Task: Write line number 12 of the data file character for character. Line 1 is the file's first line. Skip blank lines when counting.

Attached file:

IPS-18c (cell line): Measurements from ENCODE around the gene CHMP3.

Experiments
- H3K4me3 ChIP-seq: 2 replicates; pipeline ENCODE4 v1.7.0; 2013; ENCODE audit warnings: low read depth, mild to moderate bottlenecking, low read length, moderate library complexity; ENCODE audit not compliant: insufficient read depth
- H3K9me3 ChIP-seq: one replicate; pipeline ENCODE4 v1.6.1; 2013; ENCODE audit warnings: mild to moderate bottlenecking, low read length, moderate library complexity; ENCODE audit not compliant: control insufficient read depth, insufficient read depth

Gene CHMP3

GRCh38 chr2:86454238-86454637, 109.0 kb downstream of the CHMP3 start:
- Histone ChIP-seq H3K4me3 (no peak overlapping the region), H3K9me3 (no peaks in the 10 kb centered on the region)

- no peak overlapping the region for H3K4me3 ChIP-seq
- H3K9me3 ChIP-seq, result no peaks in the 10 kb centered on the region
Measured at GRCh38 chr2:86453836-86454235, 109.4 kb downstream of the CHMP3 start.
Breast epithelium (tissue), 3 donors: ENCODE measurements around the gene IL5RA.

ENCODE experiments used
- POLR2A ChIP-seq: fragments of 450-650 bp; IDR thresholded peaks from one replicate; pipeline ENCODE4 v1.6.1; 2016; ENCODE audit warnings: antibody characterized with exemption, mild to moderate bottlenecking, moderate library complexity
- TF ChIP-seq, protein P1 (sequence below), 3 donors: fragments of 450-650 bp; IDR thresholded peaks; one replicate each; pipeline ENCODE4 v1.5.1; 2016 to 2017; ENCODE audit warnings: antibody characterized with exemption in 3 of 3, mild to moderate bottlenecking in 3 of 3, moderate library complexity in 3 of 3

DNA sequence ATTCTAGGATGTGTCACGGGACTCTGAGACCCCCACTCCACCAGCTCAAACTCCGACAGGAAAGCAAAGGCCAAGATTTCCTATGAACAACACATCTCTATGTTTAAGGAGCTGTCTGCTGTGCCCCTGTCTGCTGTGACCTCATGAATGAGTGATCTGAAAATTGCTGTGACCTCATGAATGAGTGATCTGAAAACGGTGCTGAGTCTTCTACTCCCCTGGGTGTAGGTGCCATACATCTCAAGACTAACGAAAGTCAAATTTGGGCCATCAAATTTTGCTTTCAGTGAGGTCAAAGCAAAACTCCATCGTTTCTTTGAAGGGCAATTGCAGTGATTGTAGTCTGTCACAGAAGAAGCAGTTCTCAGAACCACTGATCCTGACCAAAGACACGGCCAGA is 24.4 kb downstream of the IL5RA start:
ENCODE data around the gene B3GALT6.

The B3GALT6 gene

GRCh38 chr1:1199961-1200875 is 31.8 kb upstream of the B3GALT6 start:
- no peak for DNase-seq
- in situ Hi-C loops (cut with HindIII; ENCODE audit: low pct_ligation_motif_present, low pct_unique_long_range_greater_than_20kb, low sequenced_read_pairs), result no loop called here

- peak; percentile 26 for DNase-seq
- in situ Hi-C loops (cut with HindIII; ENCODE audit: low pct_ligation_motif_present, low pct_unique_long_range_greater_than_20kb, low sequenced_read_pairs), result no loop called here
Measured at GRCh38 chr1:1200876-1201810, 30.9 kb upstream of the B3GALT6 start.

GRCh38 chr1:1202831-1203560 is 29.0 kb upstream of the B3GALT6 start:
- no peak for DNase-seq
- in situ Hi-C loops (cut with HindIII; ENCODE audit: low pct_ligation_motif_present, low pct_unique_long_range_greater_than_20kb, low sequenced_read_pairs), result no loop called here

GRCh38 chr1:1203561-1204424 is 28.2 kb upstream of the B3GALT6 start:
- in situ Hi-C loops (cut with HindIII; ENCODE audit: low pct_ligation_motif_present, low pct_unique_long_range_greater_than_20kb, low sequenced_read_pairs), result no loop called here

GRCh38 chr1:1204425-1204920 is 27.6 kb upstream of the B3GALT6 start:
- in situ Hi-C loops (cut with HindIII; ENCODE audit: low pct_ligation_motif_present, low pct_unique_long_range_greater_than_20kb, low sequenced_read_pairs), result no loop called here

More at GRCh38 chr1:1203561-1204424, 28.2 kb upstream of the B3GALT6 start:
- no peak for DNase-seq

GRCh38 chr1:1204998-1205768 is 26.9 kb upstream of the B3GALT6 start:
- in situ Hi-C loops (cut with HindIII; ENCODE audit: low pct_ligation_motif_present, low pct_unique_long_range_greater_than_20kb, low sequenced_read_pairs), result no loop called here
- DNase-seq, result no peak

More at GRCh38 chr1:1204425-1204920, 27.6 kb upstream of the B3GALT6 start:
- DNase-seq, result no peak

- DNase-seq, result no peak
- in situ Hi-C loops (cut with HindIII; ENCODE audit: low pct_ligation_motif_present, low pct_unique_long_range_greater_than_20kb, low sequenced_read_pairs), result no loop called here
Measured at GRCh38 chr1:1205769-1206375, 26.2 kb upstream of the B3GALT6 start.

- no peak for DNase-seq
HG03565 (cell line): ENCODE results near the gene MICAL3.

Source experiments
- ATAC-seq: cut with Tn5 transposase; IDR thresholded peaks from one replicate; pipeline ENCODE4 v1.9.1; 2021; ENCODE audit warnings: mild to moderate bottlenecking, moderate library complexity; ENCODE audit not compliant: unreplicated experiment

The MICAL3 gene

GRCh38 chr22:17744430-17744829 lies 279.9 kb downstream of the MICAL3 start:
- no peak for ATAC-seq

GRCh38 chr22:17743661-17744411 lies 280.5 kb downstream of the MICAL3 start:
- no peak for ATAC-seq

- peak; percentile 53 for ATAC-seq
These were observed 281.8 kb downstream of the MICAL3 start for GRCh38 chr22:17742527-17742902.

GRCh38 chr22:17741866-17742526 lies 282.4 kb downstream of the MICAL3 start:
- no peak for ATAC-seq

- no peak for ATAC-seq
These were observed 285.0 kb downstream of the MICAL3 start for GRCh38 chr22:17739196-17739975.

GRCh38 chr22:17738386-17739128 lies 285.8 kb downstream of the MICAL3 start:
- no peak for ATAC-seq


ENCODE experiments used